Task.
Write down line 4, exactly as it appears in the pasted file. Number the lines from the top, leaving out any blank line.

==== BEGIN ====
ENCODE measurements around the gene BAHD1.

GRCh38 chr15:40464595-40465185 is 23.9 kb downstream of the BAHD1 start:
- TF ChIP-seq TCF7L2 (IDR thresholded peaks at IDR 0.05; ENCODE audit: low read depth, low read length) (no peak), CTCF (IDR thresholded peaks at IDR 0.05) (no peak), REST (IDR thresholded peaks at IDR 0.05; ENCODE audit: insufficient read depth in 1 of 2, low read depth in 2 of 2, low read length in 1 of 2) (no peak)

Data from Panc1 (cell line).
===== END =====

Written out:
Data from Panc1 (cell line).